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Report Gives Baker Administration 'C' Grade For Environmental Policies

In this 2006 photo, a wind turbine stands next to Hull High School in the shadow of Boston. (Stephan Savoia/AP/File)
A wind turbine stands next to Hull High School in the shadow of Boston. (Stephan Savoia/AP/File)
This article is more than 6 years old.

The Baker administration gets a middling C grade for its handling of environmental issues in a report card out Thursday from several environmental groups.

The report card gives state government B-pluses for its policies around energy efficiency, electric vehicles and land conservation, but the Baker administration gets Ds for its pursuit of natural gas pipelines and for its efforts to reduce transportation emissions.

And the groups give the governor's office a C for its budget proposals.

"We spend, amazingly, less than 1 percent of our state budget on environmental protection," George Bachrach, president of the Environmental League of Massachusetts, told Morning Edition. "In fact, we continue to move in the wrong direction to the point where agencies ... are almost dysfunctional. We can't clean up contaminated sites and build new buildings and create new jobs. We can't protect our rivers. We can't maintain our parks."

Bachrach said Baker hasn't done enough to move the state away from a reliance on fossil fuels.

"When this commonwealth is moving dramatically toward renewable energy, the governor continues to think more gas pipelines are required," he said.

Later on Thursday, Baker announced an array of programs that he said in a statement "will allow for more low-income families in Massachusetts to access more affordable clean energy."

In 2016, Baker signed a bill aimed at ramping up the state's reliance on renewable and alternative sources of energy. At the time, Baker said the legislation represents a "major step towards providing residents and businesses with a cost-effective and reliable clean energy future."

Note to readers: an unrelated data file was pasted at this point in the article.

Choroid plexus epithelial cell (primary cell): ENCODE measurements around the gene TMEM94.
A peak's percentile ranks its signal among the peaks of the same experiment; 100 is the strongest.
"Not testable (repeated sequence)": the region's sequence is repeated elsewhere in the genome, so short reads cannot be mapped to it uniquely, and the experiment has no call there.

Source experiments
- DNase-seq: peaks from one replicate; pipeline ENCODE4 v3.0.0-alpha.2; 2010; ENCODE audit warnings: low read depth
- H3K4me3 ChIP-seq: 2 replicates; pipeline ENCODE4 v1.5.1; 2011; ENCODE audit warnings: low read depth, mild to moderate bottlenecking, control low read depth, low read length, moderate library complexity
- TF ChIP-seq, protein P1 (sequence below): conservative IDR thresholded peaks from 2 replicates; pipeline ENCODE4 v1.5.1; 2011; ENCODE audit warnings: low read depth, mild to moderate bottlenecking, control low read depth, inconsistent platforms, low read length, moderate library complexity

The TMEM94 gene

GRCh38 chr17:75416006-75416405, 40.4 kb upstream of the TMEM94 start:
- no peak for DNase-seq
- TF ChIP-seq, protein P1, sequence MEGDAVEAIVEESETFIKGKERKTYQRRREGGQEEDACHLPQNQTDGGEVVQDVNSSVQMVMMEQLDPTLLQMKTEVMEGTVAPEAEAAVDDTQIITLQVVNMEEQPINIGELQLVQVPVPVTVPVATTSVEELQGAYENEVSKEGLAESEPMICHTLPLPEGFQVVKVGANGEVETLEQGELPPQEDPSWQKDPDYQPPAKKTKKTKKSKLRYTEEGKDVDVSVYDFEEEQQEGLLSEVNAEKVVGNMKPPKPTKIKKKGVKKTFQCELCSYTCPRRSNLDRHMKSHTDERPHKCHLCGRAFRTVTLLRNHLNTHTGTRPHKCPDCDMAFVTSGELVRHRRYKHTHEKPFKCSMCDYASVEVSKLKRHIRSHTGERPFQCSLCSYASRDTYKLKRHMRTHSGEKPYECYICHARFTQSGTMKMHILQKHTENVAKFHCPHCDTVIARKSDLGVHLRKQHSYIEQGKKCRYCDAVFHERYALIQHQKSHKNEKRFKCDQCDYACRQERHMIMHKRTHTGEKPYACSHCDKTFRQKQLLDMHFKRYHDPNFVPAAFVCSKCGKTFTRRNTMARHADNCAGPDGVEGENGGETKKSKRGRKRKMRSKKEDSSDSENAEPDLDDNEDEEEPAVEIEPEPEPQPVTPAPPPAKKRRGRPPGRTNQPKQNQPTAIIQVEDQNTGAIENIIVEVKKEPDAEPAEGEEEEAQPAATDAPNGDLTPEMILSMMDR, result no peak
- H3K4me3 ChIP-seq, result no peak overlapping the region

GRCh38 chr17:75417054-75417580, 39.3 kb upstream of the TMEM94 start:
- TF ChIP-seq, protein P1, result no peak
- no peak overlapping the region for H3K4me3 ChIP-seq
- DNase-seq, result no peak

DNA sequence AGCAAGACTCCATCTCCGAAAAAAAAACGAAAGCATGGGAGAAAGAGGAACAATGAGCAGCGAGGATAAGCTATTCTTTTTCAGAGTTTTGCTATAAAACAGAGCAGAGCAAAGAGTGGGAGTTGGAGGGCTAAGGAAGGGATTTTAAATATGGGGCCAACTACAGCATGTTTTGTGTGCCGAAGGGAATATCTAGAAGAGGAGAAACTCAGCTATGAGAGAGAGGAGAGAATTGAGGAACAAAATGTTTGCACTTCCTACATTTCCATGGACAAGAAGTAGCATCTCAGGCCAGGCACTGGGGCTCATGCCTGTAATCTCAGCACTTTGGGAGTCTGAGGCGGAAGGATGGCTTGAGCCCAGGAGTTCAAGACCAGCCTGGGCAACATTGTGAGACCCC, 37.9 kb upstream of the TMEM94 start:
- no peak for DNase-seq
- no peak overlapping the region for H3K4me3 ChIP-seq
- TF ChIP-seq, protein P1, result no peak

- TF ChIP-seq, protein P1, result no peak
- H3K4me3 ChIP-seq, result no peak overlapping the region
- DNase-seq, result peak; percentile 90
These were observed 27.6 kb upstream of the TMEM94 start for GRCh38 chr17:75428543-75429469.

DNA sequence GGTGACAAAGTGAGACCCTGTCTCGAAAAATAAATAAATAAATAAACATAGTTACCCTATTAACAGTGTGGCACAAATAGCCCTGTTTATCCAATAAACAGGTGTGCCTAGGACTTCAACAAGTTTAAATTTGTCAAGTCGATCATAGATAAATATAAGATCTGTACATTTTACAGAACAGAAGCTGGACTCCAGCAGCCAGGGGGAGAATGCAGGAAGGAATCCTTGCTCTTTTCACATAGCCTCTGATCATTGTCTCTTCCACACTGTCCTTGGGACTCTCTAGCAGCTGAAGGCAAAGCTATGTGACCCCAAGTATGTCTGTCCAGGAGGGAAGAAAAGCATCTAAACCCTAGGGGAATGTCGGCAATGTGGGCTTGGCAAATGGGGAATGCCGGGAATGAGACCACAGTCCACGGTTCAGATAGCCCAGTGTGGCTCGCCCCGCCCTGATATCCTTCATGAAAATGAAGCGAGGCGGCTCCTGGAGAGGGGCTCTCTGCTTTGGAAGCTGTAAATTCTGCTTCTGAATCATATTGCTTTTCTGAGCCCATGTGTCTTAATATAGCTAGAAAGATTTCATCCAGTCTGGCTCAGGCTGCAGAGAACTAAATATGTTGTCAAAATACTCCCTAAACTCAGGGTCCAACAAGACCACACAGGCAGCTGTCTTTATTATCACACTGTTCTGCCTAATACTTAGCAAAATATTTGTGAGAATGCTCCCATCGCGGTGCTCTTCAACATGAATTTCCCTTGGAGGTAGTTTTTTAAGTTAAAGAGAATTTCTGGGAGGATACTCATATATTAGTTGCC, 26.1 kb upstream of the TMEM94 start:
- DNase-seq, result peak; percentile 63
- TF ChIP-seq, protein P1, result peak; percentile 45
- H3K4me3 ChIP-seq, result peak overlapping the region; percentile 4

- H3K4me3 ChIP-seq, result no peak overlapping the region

In addition to Bachrach's group, Thursday's report card was prepared by the Charles River Watershed Association, Clean Water Action, the Conservation Law Foundation, Environment Massachusetts, the Massachusetts Rivers Alliance and the Massachusetts Sierra Club.

It is the groups' second annual report. They also gave the Baker administration a C last year.

Another report out Thursday has higher marks for Massachusetts.

The publication from the Cambridge-based Union of Concerned Scientists ranks Massachusetts third in the nation when it comes to shifting to clean energy.

The report has high marks for the state's energy efficient standards, the number of clean energy jobs created in Massachusetts and electricity savings through state programs.

Ken Kimmel, president of the union and commissioner of the Massachusetts Department of Environmental Protection under former Gov. Deval Patrick, told WBUR's Newscast Unit that state leadership in clean energy is vital during the Trump administration.

"It becomes more and more important for states to show leadership on clean energy and to keep the momentum going," Kimmel said, "and the good news is that states virtually have all the tools they need to do that."

A recent census from The Solar Foundation calculated that Massachusetts had the second-highest number of jobs in solar in 2016, behind only California, and the highest number of solar jobs per capita.

California took the top spot in the Union of Concerned Scientists' clean energy report, followed by Vermont, Massachusetts, Rhode Island and Hawaii.

Click the audio atop this post for Bob Oakes' full interview with George Bachrach. With reporting by WBUR's Newscast Unit

This article was originally published on April 20, 2017.

This segment aired on April 20, 2017.


Bob Oakes Senior Correspondent
Bob Oakes was a senior correspondent in the WBUR newsroom, a role he took on in 2021 after nearly three decades hosting WBUR's Morning Edition.


Benjamin Swasey Digital Manager
Ben is WBUR's digital news manager.



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